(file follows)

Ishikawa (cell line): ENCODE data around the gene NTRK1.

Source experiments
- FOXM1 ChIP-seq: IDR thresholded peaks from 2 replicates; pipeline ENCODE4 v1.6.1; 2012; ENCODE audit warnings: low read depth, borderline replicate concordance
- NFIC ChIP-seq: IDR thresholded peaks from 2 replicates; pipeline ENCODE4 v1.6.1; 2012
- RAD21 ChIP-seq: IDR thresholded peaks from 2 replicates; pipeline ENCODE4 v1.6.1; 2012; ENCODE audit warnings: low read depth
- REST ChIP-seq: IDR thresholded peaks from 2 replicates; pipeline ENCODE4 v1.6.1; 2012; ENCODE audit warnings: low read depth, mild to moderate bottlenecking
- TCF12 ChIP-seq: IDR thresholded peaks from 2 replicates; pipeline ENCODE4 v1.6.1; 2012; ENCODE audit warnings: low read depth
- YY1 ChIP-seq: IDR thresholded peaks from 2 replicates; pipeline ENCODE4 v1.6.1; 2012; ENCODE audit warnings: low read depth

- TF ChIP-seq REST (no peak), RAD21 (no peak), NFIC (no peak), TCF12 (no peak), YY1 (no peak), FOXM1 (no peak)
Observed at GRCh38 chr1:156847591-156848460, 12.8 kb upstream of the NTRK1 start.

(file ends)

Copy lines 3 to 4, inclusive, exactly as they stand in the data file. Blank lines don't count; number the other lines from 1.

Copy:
- FOXM1 ChIP-seq: IDR thresholded peaks from 2 replicates; pipeline ENCODE4 v1.6.1; 2012; ENCODE audit warnings: low read depth, borderline replicate concordance
- NFIC ChIP-seq: IDR thresholded peaks from 2 replicates; pipeline ENCODE4 v1.6.1; 2012